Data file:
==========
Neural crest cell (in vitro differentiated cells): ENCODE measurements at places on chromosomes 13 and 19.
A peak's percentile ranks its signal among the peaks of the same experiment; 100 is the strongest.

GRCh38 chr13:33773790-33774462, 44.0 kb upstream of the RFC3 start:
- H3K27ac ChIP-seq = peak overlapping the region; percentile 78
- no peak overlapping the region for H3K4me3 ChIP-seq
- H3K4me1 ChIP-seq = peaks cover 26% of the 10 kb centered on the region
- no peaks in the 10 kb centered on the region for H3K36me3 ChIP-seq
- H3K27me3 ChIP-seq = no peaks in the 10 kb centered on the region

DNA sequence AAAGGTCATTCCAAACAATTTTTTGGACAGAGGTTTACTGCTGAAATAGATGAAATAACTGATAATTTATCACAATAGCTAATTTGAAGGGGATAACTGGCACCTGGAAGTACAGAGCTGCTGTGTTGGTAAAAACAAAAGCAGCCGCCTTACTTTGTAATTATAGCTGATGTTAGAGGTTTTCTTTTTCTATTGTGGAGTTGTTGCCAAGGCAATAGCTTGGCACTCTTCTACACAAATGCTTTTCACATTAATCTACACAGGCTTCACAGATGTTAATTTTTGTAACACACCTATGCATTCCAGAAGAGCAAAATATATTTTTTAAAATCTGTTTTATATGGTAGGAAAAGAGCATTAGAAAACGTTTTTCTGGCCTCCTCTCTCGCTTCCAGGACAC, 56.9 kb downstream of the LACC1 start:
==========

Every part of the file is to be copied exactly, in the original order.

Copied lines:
Neural crest cell (in vitro differentiated cells): ENCODE measurements at places on chromosomes 13 and 19.
A peak's percentile ranks its signal among the peaks of the same experiment; 100 is the strongest.

GRCh38 chr13:33773790-33774462, 44.0 kb upstream of the RFC3 start:
- H3K27ac ChIP-seq = peak overlapping the region; percentile 78
- no peak overlapping the region for H3K4me3 ChIP-seq
- H3K4me1 ChIP-seq = peaks cover 26% of the 10 kb centered on the region
- no peaks in the 10 kb centered on the region for H3K36me3 ChIP-seq
- H3K27me3 ChIP-seq = no peaks in the 10 kb centered on the region

DNA sequence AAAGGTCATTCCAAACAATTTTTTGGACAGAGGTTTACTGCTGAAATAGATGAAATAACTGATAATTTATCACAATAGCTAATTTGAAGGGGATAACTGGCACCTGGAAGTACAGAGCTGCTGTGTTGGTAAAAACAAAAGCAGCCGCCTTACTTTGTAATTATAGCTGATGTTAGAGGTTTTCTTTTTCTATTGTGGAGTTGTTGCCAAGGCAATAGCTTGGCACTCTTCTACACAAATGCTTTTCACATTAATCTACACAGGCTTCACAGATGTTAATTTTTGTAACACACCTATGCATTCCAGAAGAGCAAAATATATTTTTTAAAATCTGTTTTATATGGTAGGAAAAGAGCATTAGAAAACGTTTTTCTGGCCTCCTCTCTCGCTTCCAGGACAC, 56.9 kb downstream of the LACC1 start: